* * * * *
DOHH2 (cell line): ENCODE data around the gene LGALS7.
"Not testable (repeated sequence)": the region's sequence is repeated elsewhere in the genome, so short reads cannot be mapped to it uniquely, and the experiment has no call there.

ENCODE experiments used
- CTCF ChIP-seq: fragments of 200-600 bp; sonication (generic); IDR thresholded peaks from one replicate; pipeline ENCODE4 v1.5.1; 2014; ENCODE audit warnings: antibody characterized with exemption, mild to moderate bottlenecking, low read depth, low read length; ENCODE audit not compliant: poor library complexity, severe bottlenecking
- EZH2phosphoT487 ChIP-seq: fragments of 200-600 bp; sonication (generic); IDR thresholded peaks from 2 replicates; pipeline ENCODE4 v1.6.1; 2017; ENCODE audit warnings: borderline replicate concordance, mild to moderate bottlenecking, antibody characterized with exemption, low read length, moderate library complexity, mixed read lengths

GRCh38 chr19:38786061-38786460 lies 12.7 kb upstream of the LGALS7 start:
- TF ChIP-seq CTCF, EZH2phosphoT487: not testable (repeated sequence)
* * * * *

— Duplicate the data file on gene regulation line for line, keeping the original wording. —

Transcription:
DOHH2 (cell line): ENCODE data around the gene LGALS7.
"Not testable (repeated sequence)": the region's sequence is repeated elsewhere in the genome, so short reads cannot be mapped to it uniquely, and the experiment has no call there.

ENCODE experiments used
- CTCF ChIP-seq: fragments of 200-600 bp; sonication (generic); IDR thresholded peaks from one replicate; pipeline ENCODE4 v1.5.1; 2014; ENCODE audit warnings: antibody characterized with exemption, mild to moderate bottlenecking, low read depth, low read length; ENCODE audit not compliant: poor library complexity, severe bottlenecking
- EZH2phosphoT487 ChIP-seq: fragments of 200-600 bp; sonication (generic); IDR thresholded peaks from 2 replicates; pipeline ENCODE4 v1.6.1; 2017; ENCODE audit warnings: borderline replicate concordance, mild to moderate bottlenecking, antibody characterized with exemption, low read length, moderate library complexity, mixed read lengths

GRCh38 chr19:38786061-38786460 lies 12.7 kb upstream of the LGALS7 start:
- TF ChIP-seq CTCF, EZH2phosphoT487: not testable (repeated sequence)